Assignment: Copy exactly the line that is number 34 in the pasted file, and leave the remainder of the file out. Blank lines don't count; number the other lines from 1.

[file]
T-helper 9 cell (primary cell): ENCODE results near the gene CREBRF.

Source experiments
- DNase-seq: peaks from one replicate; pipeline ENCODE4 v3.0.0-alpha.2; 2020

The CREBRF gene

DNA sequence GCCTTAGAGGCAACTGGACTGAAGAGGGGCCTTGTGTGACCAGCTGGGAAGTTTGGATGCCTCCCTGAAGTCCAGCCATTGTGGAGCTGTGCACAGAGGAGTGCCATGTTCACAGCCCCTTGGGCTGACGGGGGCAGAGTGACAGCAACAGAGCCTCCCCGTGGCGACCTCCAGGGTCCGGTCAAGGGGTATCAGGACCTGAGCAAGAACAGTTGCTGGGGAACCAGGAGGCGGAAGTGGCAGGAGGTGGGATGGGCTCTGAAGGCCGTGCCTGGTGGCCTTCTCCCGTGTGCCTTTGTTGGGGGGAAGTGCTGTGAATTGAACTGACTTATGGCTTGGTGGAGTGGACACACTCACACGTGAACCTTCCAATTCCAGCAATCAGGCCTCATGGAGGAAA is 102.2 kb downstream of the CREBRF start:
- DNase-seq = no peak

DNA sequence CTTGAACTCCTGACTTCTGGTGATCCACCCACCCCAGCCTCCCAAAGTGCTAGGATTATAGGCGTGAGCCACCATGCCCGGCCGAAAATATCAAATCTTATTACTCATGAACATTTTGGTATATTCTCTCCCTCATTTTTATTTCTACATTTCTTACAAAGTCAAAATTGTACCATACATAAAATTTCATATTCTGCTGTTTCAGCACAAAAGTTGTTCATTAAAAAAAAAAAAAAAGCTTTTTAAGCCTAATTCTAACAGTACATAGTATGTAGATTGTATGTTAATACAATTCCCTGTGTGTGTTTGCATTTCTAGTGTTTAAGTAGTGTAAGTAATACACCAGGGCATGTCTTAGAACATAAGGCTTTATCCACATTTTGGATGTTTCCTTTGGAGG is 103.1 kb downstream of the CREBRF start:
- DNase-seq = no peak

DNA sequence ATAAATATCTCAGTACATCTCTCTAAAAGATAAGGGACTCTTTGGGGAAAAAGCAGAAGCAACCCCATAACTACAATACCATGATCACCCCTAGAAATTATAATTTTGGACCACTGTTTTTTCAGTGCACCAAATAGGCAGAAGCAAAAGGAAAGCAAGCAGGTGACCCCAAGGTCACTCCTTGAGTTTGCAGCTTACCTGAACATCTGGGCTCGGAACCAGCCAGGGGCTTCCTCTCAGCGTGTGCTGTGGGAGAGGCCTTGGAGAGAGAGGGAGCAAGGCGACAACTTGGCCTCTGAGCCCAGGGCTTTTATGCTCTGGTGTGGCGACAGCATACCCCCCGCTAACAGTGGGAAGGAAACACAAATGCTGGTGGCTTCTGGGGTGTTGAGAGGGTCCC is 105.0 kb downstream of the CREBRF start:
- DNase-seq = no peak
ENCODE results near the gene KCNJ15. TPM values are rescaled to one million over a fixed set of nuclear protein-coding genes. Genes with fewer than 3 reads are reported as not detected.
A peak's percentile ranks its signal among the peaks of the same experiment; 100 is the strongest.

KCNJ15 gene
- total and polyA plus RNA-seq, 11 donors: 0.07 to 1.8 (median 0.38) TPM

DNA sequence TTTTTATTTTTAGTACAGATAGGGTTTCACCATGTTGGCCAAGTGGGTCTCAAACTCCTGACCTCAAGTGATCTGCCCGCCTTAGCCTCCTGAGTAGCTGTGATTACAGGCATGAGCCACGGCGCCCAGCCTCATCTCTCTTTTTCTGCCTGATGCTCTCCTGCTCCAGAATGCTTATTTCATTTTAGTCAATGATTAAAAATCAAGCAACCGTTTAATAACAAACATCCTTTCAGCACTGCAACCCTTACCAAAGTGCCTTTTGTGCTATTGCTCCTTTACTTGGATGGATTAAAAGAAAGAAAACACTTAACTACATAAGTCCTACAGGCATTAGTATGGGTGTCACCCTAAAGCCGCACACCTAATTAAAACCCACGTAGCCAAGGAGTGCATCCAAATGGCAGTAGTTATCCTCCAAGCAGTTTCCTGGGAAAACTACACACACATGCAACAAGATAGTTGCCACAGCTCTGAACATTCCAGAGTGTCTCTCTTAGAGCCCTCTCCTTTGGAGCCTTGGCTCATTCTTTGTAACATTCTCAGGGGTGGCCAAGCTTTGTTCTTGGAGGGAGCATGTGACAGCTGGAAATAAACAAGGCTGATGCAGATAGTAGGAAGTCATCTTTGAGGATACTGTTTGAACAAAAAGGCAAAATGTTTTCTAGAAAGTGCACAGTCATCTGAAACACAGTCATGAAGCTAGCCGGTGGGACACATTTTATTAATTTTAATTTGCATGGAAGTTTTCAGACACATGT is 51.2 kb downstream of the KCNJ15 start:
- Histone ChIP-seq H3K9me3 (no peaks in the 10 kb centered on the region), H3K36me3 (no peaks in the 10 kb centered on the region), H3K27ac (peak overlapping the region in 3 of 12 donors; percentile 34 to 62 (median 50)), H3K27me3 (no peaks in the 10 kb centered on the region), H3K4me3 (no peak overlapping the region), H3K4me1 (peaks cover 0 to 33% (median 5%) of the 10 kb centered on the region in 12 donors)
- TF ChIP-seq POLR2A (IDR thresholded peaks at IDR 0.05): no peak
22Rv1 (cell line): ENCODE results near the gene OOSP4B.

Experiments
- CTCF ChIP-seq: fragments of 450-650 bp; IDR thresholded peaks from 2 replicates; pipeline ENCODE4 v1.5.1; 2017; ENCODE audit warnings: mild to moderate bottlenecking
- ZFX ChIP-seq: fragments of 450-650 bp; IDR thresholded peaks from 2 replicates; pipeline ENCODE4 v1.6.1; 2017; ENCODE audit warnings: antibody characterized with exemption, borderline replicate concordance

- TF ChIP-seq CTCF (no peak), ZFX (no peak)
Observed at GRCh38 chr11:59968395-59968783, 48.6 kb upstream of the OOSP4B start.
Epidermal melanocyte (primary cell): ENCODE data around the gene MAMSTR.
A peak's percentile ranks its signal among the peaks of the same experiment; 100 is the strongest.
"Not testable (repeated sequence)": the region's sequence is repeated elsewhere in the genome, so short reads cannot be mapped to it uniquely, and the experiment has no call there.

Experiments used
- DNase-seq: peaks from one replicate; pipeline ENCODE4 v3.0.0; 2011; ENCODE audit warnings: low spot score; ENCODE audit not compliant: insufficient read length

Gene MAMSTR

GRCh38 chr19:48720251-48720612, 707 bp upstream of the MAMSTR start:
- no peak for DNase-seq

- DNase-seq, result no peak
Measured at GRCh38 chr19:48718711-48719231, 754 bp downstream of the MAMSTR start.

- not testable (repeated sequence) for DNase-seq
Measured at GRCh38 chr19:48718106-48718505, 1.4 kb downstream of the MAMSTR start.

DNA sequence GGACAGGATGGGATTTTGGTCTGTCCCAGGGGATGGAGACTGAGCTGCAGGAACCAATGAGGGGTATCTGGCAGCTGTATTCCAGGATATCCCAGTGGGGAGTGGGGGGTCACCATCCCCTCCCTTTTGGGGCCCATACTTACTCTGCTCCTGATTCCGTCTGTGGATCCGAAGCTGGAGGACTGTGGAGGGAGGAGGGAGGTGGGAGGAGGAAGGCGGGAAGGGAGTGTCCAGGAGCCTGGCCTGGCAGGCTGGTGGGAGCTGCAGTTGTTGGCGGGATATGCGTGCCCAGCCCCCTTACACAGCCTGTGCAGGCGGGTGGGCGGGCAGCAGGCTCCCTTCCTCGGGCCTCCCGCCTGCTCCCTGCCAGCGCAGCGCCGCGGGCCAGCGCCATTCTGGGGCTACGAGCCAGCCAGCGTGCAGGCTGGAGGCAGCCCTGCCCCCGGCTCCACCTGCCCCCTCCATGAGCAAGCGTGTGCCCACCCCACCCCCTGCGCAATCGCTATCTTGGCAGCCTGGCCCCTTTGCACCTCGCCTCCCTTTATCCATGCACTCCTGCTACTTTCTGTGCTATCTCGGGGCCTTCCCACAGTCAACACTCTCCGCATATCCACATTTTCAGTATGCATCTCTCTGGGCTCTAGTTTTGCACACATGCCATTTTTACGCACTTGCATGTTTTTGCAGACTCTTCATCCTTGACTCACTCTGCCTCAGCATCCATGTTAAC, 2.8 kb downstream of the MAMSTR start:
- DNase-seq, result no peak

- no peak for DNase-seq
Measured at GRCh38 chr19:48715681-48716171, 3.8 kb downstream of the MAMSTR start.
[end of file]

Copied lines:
- not testable (repeated sequence) for DNase-seq